“Children who learn and play in nature are healthier, happier and smarter,” Jennifer Bristol of Texas Children in Nature, a program within Texas Parks and Wildlife, told Fatherly. Studies suggest that people who immerse themselves in landscapes and wildernesses experience mood, cognitive, health, and longevity benefits. And kids who scrape their knees on wet pond stones or play in parks have lower levels of stress and grow up caring about conservation. Studies have also shown that children who spend significant time outdoors are better able to pay attention in class and score higher on standardized tests. One 2005 study found that at-risk youth in California experienced a 27 percent increase in classroom behavior and mastery of science concepts after just one week of outdoor education.
The origination of performing better is inculcated if one starts playing or exercising from 1 or 2 age. But sadly, there is no such place to play physical games. The depletion of parks has a become a major issue especially in areas of Delhi-NCR like Najafgarh. Najafgarh is famous for giving the world hardworking sportsperson. The town which gave sportspersons like Virender Sehwag (Indian Cricketer), Mayank Dagar (Indian Cricketer), Sushil Kumar (Indian Wrestler), Bharat Kumar (Para-athlete), lacks parks. If the situation remains same how would we expect more prominence in sports from this area.
This is not the problem of Najafgarh solely, but the entire Delhi-NCR itself. Delhi has 8% forest area that is covered with greenery. While the State has about 20% green cover. For ecological sustainability one-third of total geographical area needs to be under green foliage cover in plains that applies to Delhi also. There are more than 18000 parks and gardens in NCT spread in about 8000 hectares in various locations throughout Delhi. Hence these parks and gardens, wide roadsides and central verges etc. have a wide scope to increase the area under green cover to fulfill the target of ecological sustenance. At present these areas are managed by various agencies like MCD, DDA, NDMC, PWD, CPWD etc. A few of them are very well managed while many are not in good shape. Some of Resident Associations are very active in managing these parks while many others are less active resulting in their poor management. To coordinate the management of parks and gardens in National Capital Territory Delhi State Govt. has formed a Society namely Delhi Parks and Garden Society registered under Societies Registration Act, 1860. According to the Judgement of assessment of maintenance of parks 2014 – 15, only 3 parks from the whole Delhi-NCR scored 10 points in maintenance of infrastructure. Rest of the registered 263 parks had an average score of 6-7, which is very less.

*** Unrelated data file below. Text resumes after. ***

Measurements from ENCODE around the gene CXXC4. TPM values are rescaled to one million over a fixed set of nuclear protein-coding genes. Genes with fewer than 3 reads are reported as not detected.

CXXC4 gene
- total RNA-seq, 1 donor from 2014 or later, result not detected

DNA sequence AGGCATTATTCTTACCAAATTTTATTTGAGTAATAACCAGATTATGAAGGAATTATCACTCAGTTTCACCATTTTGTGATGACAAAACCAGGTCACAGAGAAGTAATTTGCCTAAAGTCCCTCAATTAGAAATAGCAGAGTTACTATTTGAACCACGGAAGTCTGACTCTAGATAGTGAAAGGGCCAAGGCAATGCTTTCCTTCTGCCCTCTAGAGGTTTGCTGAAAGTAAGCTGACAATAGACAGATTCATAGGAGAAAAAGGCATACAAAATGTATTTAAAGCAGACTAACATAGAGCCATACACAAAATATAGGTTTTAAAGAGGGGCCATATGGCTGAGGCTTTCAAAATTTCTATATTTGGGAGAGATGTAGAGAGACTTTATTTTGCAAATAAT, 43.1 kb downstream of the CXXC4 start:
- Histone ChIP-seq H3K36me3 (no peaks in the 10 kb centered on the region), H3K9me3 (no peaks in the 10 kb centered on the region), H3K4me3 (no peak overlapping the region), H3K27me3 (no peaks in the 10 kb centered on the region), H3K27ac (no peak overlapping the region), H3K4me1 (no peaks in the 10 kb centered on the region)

“Bache sadak par khelte hai, jo ki unke lie bilkul bhi safe nahi hai. Isliye hum bacho ko ghar ke andar rakhna ki sahi maante hai” stated a parent living in Najafgarh. People from Najafgarh go to different villages nearby like KAIRGAON, PAPRAWAT to play outdoor game, but that also if they are mature enough to go alone. Then, what about the children from 1 to 10 aged group? Now-a-days societies have started building their own little sophisticated parks. The fresh air and the kind of environment that 90s children used to get is depleting.